Hydrogen peroxide potentiates CN-induced apoptosis of guard cells recorded as destruction of cell nuclei in the epidermis from pea leaves. A still stronger effect was exerted by the addition of H2O2 and NADH, which are the substrates of the plant cell wall peroxidase producing $$ O_2^{underset{ aise0.3emhbox{$smash{scriptscriptstylecdot}$}}{ - } } $$ coupled to the oxidation of NADH. The CN-or (CN + H2O2)-induced destruction of guard cell nuclei was completely removed by nitroblue tetrazolium (NBT) oxidizing $$ O_2^{underset{ aise0.3emhbox{$smash{scriptscriptstylecdot}$}}{ - } } $$ and preventing there-by the subsequent generation of H2O2. The reduced NBT was deposited in the cells as formazan crystals. Cyanide-induced apoptosis was diminished by mannitol and ethanol, which are OH· traps. The dyes Rose Bengal (RB) and tetramethylrhodamine ethyl ester (TMRE) photosensitizing singlet oxygen production suppressed the CN-induced destruction of the cell nuclei in the light. This suppression was removed by exogenous NADH, which reacts with 1O2 yielding $$ O_2^{underset{ aise0.3emhbox{$smash{scriptscriptstylecdot}$}}{ - } } $$ . Incubation of leaf slices with RB in the light lowered the photosynthetic O2 evolution rate and induced the permeability of guard cells for propidium iodide, which cannot pass across intact membranes. Inhibition of photosynthetic O2 evolution by 3-(3′,4′-dichlorophenyl)-1,1-dimethylurea or bromoxynil prevented CN-induced apoptosis of guard cells in the light but not in the dark. RB in combination with exogenous NADH caused H2O2 production that was sensitive to NBT and estimated from dichlorofluorescein (DCF) fluorescence. Data on NBT reduction and DCF and TMRE fluorescence obtained using a confocal microscope and data on the NADH-dependent H2O2 production are indicative of generation of reactive oxygen species in the chloroplasts, mitochondria, and nuclear region of guard cells as well as with participation of apoplastic peroxidase. Cyanide inhibited generation of reactive oxygen species in mitochondria and induced their generation in chloroplasts. The results show that H2O2, OH·, and $$ O_2^{underset{ aise0.3emhbox{$smash{scriptscriptstylecdot}$}}{ - } } $$ resources utilized for H2O2 production are involved in apoptosis of guard cells. It is likely that singlet oxygen generated by RB in the light, judging from the permeability of the plasmatic membrane for propidium iodide, makes Photosystem II of chloroplasts inoperative and induces necrosis of the guard cells.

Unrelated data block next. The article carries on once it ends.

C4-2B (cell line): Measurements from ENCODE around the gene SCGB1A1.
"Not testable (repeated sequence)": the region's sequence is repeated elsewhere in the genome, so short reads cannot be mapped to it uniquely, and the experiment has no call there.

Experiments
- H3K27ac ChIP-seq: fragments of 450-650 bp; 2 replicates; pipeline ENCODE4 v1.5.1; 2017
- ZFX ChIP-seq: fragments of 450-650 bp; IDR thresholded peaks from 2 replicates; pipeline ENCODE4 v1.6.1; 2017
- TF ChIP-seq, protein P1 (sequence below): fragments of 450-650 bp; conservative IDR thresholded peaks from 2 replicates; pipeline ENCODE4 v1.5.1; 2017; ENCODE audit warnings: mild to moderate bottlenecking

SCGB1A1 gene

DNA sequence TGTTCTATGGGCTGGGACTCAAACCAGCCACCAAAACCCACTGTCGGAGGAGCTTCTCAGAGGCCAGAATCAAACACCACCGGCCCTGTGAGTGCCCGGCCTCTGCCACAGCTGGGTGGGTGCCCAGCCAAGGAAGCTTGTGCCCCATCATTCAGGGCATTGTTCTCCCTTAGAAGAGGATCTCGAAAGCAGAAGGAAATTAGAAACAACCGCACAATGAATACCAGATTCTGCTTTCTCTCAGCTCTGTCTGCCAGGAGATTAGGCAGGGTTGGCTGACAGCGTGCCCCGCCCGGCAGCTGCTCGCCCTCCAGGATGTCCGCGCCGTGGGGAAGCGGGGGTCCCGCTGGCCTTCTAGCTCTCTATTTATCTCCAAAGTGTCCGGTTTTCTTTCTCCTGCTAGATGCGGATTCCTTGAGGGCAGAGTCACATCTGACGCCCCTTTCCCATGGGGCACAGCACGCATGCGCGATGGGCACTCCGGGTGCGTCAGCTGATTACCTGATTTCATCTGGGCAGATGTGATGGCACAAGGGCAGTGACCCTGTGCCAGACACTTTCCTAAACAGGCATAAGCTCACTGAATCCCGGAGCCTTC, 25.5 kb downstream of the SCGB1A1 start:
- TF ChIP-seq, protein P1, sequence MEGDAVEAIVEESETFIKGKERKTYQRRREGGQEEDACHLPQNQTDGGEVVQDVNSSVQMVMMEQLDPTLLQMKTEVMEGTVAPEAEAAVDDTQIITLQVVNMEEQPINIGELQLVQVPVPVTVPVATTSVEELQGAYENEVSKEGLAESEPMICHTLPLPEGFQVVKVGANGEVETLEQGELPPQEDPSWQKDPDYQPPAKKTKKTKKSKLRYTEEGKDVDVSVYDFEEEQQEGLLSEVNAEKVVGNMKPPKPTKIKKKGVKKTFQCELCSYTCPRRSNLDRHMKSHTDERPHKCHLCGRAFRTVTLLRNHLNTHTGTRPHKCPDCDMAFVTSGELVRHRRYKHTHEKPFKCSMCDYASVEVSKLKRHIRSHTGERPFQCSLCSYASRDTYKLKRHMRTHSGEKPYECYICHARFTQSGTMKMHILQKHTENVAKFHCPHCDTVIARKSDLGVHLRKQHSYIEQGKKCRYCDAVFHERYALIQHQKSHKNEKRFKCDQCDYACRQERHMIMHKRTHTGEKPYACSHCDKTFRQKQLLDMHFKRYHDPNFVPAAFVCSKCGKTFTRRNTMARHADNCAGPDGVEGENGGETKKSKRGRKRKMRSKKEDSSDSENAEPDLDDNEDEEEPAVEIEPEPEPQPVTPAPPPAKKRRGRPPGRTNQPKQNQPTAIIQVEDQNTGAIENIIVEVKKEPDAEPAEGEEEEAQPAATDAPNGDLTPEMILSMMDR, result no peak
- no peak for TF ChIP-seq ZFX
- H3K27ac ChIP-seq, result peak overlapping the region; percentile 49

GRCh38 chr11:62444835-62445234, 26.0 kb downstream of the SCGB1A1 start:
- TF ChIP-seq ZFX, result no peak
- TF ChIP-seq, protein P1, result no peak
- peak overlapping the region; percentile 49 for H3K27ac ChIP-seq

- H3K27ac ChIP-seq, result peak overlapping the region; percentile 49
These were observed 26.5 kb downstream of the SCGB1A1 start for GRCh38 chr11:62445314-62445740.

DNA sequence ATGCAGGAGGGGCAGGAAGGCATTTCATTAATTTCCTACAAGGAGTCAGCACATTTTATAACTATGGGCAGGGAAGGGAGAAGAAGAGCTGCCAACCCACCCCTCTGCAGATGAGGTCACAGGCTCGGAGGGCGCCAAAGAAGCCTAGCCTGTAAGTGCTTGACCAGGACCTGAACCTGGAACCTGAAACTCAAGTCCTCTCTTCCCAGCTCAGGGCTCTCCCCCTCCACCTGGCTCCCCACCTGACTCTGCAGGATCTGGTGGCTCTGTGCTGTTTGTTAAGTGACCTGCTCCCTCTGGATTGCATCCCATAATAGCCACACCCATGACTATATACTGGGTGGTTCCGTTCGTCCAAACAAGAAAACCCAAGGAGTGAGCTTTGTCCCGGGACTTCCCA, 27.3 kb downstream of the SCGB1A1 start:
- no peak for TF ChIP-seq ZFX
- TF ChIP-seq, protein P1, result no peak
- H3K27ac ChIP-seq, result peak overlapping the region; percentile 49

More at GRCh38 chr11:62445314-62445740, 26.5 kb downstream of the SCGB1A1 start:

Keywords: programmed cell death; reactive oxygen species; chloroplasts; mitochondria; cell nucleus; apoplastic peroxidase; Pisum sativum L.

To study the interrelation between the spectral and structural properties of fluorescent proteins, structures of mutants of monomeric red fluorescent protein mRFP1 with all possible point mutations of Glu66 (except replacement by Pro) were simulated by molecular dynamics. A global search for correlations between geometrical structure parameters and some spectral characteristics (absorption maximum wavelength, integral extinction coefficient at the absorption maximum, excitation maximum wavelength, emission maximum wavelength, and quantum yield) was performed for the chromophore and its 6 environment in mRFP1, Q66A, Q66L, Q66S, Q66C, Q66H, and Q66N. The correlation coefficients (0.81–0.87) were maximal for torsion angles in phenolic and imidazolidine rings as well as for torsion angles in the regions of connection between these rings and chromophore attachment to β-barrel. The data can be used to predict the spectral properties of fluorescent proteins based on their structures and to reveal promising positions for directed mutagenesis.
Keywords: fluorescent proteins; mRFP1; mutants at residue 66; spectral characteristics; structure; correlations; molecular dynamics

In the present work we summarize results on construction of expression plasmid, heterologous expression in Escherichia coli, isolation and purification, as well as physicochemical characterization of chimeric protein consisting of hydrophilic domain of cytochrome b 5 and truncated from the N-terminal sequence (Δ23) form of NADH-cytochrome b 5 reductase. The kinetics and mechanism of electron transfer between NADH-cytochrome b 5 reductase and cytochrome b 5 in the frames of fusion protein consisting of cytochrome b 5 (94 amino acids) and truncated form of NADH-cytochrome b 5 reductase (277 amino acids) have been studied. It is shown that electron transfer takes place between redox partners belonging to two different molecules of the chimeric protein. Using computer modeling, we built the model of the tertiary structure of the fusion protein, which is in agreement with experimental data. By using Marcus theory of electron transfer in polar media, we demonstrate the inability of the hypothesis of electrostatic repulsions to explain the increase of electron transfer rate on increase of ion concentration in media due to elimination of the repulsion of similar charges. The real reason for the increase of the first order rate constant in some oxidation-reduction reactions between proteins, as shown in the present work, is a decrease of the media reorganization energy resulting in decrease of activation energy for oxidation-reduction reactions.